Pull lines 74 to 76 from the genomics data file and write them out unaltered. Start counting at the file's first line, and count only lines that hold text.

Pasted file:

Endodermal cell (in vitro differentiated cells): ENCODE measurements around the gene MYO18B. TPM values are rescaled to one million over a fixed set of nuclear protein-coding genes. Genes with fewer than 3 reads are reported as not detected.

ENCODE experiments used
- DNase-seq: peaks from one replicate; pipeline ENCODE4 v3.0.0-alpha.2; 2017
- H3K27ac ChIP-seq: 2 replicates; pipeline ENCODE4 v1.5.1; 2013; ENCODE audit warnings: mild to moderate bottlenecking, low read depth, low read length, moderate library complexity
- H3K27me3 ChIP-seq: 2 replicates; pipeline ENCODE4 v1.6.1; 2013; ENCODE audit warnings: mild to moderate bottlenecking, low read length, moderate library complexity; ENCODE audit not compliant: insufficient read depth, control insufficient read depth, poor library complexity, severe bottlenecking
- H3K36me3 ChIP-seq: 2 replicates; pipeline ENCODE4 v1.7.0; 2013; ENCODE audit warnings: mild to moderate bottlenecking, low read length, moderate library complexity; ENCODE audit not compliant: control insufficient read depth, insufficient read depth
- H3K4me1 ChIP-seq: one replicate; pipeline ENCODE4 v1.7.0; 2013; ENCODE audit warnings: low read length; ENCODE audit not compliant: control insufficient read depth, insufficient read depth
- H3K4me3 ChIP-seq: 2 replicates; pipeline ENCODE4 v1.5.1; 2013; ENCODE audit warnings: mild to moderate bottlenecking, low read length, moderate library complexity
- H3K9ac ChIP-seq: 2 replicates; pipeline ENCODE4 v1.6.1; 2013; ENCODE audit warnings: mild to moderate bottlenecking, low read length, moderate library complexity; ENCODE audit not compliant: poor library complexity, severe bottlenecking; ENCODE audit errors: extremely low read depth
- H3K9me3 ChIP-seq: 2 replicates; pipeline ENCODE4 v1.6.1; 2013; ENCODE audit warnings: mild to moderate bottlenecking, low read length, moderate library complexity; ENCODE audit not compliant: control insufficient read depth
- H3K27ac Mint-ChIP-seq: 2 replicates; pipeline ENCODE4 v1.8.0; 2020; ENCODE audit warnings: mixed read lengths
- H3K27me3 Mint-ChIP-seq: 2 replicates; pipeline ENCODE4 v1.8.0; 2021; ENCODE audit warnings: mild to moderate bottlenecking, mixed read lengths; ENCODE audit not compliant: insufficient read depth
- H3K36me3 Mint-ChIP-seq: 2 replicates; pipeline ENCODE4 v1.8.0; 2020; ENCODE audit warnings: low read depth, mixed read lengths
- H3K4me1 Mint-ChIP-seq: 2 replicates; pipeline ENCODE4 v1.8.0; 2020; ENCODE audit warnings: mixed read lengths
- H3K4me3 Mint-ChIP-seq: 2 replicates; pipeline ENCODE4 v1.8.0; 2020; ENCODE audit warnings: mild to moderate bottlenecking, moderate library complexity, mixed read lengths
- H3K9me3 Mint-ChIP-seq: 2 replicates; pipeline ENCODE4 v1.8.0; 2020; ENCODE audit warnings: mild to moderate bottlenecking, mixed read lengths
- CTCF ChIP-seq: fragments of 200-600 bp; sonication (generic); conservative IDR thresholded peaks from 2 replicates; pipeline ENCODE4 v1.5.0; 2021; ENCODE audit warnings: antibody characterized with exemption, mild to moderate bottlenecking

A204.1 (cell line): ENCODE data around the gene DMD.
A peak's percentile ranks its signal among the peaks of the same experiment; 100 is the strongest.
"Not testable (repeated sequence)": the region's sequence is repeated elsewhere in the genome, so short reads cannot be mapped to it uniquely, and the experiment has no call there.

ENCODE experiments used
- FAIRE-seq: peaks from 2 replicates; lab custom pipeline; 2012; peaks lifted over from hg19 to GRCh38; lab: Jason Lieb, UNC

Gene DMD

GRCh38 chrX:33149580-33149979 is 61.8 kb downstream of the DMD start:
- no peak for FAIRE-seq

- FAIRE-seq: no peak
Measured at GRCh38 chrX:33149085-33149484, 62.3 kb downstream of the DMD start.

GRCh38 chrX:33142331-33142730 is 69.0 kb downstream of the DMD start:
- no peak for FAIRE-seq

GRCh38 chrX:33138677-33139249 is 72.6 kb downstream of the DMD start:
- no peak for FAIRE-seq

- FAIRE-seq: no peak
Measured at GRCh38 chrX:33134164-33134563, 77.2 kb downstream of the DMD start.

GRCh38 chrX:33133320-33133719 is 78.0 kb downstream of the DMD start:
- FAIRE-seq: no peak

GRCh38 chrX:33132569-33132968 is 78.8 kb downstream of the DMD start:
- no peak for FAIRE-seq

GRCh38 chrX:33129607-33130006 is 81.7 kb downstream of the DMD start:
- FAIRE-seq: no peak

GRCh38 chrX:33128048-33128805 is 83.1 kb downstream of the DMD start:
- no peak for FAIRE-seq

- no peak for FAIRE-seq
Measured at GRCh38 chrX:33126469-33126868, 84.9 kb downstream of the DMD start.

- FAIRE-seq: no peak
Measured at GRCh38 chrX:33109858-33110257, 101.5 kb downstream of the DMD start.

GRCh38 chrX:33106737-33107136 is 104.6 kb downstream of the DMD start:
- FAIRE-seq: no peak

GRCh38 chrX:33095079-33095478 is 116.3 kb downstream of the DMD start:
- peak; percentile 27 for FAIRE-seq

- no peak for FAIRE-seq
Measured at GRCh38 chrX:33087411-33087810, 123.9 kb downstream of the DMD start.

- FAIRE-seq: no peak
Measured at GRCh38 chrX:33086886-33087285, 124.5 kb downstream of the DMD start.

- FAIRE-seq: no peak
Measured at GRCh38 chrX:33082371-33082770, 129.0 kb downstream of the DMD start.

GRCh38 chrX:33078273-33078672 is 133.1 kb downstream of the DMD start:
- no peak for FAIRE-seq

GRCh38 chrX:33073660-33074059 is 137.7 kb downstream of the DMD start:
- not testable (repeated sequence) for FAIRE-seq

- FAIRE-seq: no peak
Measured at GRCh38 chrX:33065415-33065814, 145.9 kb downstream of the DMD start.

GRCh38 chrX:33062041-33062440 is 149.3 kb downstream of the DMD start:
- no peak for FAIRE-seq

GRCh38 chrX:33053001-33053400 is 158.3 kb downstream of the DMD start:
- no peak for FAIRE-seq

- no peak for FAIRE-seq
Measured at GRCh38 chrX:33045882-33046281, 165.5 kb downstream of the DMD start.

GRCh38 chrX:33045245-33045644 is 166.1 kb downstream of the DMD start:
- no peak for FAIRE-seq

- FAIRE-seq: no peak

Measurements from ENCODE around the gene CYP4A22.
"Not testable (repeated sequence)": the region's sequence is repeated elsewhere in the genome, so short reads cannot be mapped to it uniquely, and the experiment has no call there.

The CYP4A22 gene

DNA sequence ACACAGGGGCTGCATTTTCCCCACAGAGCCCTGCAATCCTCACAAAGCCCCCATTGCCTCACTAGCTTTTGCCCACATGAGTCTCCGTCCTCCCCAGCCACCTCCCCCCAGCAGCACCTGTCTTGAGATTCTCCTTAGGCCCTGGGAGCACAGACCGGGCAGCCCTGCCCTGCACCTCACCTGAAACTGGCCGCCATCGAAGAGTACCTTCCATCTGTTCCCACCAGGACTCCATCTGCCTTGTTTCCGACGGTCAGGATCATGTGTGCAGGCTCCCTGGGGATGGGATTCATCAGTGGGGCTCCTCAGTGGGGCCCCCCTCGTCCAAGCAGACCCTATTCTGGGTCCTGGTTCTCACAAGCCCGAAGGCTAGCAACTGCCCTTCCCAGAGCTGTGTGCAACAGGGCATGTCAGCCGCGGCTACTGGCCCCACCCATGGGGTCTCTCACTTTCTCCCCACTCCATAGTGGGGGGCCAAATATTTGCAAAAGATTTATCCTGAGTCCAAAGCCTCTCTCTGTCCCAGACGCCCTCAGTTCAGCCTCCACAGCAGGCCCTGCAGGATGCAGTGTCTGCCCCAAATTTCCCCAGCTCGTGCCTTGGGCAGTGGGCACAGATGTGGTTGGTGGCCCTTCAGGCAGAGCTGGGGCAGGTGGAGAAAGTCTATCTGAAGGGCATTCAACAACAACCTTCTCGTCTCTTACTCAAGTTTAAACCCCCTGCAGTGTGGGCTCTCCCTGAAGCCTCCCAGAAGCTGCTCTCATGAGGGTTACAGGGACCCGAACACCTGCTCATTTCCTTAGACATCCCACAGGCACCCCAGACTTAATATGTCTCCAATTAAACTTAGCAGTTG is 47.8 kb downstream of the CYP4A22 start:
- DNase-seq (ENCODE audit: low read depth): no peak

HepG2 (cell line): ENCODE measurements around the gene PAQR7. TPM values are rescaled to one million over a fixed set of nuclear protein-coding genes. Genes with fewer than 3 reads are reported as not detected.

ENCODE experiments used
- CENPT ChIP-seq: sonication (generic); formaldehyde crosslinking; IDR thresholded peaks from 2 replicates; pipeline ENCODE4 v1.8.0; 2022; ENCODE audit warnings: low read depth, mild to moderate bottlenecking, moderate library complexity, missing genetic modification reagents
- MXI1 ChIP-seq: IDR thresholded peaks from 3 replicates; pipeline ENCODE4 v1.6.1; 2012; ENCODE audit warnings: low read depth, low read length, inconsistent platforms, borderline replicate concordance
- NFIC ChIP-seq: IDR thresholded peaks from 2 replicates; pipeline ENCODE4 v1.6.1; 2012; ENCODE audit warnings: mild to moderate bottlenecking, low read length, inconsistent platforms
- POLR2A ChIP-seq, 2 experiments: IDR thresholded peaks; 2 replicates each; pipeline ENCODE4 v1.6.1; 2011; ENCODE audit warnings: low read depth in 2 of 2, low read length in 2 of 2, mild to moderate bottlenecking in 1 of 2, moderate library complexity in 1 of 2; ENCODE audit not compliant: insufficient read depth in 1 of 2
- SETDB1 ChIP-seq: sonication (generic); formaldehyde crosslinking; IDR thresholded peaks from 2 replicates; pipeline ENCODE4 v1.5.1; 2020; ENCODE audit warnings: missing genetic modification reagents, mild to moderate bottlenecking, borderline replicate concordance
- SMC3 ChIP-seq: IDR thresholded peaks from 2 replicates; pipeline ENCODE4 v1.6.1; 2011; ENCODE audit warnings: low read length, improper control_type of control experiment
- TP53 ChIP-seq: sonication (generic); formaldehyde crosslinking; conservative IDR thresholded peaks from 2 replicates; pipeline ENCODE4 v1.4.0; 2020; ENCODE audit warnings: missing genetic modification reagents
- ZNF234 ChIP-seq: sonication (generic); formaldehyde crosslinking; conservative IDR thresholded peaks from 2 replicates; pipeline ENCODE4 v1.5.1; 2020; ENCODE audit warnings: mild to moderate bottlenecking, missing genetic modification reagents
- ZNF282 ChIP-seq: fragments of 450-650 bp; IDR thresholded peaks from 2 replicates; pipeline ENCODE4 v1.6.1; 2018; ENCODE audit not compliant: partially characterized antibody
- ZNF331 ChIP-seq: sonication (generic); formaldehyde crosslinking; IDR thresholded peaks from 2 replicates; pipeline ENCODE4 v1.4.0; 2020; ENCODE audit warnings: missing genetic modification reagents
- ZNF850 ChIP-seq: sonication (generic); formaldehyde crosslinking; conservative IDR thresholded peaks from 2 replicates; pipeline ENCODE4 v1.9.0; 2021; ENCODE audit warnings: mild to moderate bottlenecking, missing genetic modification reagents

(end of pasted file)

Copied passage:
DNA sequence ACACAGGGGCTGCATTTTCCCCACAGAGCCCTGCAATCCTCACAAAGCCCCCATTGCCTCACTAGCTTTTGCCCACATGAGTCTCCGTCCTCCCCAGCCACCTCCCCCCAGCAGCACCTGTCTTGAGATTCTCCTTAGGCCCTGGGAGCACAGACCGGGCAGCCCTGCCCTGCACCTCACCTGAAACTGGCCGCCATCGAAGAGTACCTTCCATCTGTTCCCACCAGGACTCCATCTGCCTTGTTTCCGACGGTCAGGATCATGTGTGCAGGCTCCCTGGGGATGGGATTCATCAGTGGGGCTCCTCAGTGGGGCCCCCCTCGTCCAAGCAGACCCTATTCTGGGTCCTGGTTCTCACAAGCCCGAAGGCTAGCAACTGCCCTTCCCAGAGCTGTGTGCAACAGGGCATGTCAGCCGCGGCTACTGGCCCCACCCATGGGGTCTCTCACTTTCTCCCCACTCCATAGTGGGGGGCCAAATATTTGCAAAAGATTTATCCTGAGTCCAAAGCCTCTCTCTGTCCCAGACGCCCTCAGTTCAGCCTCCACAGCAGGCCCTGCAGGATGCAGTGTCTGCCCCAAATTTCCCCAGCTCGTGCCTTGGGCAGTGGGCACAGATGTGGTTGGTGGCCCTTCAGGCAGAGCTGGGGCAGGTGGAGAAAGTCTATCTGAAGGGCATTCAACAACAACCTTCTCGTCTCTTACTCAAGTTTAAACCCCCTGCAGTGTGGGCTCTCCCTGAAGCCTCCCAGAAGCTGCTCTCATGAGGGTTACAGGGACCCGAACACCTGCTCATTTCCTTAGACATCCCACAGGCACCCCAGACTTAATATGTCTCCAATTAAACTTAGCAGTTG is 47.8 kb downstream of the CYP4A22 start:
- DNase-seq (ENCODE audit: low read depth): no peak

HepG2 (cell line): ENCODE measurements around the gene PAQR7. TPM values are rescaled to one million over a fixed set of nuclear protein-coding genes. Genes with fewer than 3 reads are reported as not detected.